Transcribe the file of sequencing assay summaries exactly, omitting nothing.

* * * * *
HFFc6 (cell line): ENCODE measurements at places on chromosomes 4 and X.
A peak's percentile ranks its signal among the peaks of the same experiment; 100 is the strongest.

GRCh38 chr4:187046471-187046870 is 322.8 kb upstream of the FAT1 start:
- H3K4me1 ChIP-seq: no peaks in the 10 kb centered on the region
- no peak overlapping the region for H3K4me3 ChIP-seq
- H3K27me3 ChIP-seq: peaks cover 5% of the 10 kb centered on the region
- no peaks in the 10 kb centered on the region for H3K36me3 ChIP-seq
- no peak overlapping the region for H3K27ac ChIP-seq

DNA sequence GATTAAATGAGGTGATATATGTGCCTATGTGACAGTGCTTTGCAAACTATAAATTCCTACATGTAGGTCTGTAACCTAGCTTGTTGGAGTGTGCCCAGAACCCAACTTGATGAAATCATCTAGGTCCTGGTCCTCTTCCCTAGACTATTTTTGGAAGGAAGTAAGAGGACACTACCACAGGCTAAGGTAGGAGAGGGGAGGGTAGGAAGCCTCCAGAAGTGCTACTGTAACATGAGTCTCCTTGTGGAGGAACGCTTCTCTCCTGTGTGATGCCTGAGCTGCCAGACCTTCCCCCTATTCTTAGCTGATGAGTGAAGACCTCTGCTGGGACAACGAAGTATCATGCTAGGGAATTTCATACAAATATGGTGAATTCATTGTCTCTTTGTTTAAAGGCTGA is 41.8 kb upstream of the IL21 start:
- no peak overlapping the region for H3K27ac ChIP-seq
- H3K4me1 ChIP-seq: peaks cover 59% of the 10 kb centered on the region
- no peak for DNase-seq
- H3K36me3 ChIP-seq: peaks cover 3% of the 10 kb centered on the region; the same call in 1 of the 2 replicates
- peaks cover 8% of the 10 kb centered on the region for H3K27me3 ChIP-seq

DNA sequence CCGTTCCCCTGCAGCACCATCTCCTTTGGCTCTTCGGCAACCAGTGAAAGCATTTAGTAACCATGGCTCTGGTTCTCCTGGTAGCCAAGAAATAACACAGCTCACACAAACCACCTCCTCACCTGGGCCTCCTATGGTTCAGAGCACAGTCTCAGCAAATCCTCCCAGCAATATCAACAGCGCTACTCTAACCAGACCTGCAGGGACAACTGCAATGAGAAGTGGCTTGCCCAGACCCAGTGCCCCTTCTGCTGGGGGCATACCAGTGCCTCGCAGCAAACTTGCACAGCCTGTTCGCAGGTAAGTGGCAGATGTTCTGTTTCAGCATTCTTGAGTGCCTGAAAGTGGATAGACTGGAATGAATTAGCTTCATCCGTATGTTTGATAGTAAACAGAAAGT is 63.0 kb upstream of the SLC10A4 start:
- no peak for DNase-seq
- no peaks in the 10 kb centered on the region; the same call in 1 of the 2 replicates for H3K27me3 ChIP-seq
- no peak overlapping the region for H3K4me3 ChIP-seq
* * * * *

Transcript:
HFFc6 (cell line): ENCODE measurements at places on chromosomes 4 and X.
A peak's percentile ranks its signal among the peaks of the same experiment; 100 is the strongest.

GRCh38 chr4:187046471-187046870 is 322.8 kb upstream of the FAT1 start:
- H3K4me1 ChIP-seq: no peaks in the 10 kb centered on the region
- no peak overlapping the region for H3K4me3 ChIP-seq
- H3K27me3 ChIP-seq: peaks cover 5% of the 10 kb centered on the region
- no peaks in the 10 kb centered on the region for H3K36me3 ChIP-seq
- no peak overlapping the region for H3K27ac ChIP-seq

DNA sequence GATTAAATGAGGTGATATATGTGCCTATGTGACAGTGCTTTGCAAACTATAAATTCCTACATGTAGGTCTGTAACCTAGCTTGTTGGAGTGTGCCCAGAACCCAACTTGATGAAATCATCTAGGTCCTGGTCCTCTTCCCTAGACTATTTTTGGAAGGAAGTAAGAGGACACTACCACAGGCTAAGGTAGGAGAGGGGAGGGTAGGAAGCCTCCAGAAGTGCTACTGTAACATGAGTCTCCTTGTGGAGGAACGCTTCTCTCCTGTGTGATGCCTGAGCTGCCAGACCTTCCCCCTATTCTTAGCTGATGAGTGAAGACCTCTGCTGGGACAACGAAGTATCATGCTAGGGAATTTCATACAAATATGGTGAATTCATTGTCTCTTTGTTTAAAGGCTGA is 41.8 kb upstream of the IL21 start:
- no peak overlapping the region for H3K27ac ChIP-seq
- H3K4me1 ChIP-seq: peaks cover 59% of the 10 kb centered on the region
- no peak for DNase-seq
- H3K36me3 ChIP-seq: peaks cover 3% of the 10 kb centered on the region; the same call in 1 of the 2 replicates
- peaks cover 8% of the 10 kb centered on the region for H3K27me3 ChIP-seq

DNA sequence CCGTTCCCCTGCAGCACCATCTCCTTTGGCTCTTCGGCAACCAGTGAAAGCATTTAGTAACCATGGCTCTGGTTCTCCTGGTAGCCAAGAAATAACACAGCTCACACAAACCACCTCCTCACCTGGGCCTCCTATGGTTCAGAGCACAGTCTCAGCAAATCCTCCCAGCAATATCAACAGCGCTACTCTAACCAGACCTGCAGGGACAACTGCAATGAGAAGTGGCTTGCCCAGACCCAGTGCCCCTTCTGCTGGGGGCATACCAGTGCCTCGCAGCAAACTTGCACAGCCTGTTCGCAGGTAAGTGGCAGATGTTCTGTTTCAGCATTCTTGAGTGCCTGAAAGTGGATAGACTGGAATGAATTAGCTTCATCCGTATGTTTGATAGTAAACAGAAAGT is 63.0 kb upstream of the SLC10A4 start:
- no peak for DNase-seq
- no peaks in the 10 kb centered on the region; the same call in 1 of the 2 replicates for H3K27me3 ChIP-seq
- no peak overlapping the region for H3K4me3 ChIP-seq